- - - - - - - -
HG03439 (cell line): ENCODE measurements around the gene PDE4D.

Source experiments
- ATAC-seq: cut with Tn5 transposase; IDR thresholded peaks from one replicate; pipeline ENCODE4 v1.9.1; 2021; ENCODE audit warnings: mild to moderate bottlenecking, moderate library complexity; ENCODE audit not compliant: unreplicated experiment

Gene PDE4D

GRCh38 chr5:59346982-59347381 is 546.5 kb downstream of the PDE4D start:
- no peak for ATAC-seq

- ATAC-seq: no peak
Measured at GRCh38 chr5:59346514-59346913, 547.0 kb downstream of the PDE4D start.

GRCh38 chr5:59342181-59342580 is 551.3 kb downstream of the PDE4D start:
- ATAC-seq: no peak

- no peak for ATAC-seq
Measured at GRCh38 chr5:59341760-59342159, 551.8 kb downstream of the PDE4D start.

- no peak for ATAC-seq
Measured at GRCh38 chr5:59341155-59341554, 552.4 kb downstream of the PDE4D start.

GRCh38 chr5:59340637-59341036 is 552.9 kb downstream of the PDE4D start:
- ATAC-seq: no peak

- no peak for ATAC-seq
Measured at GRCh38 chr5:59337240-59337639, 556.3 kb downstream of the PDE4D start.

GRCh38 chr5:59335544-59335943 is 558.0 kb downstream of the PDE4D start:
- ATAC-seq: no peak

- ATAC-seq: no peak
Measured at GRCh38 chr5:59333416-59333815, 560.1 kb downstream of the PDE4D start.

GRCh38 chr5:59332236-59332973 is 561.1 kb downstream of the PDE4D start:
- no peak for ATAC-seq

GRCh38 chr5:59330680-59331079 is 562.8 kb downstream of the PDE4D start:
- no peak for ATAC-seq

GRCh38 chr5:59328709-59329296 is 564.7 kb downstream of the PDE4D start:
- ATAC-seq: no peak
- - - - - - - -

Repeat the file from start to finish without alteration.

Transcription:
HG03439 (cell line): ENCODE measurements around the gene PDE4D.

Source experiments
- ATAC-seq: cut with Tn5 transposase; IDR thresholded peaks from one replicate; pipeline ENCODE4 v1.9.1; 2021; ENCODE audit warnings: mild to moderate bottlenecking, moderate library complexity; ENCODE audit not compliant: unreplicated experiment

Gene PDE4D

GRCh38 chr5:59346982-59347381 is 546.5 kb downstream of the PDE4D start:
- no peak for ATAC-seq

- ATAC-seq: no peak
Measured at GRCh38 chr5:59346514-59346913, 547.0 kb downstream of the PDE4D start.

GRCh38 chr5:59342181-59342580 is 551.3 kb downstream of the PDE4D start:
- ATAC-seq: no peak

- no peak for ATAC-seq
Measured at GRCh38 chr5:59341760-59342159, 551.8 kb downstream of the PDE4D start.

- no peak for ATAC-seq
Measured at GRCh38 chr5:59341155-59341554, 552.4 kb downstream of the PDE4D start.

GRCh38 chr5:59340637-59341036 is 552.9 kb downstream of the PDE4D start:
- ATAC-seq: no peak

- no peak for ATAC-seq
Measured at GRCh38 chr5:59337240-59337639, 556.3 kb downstream of the PDE4D start.

GRCh38 chr5:59335544-59335943 is 558.0 kb downstream of the PDE4D start:
- ATAC-seq: no peak

- ATAC-seq: no peak
Measured at GRCh38 chr5:59333416-59333815, 560.1 kb downstream of the PDE4D start.

GRCh38 chr5:59332236-59332973 is 561.1 kb downstream of the PDE4D start:
- no peak for ATAC-seq

GRCh38 chr5:59330680-59331079 is 562.8 kb downstream of the PDE4D start:
- no peak for ATAC-seq

GRCh38 chr5:59328709-59329296 is 564.7 kb downstream of the PDE4D start:
- ATAC-seq: no peak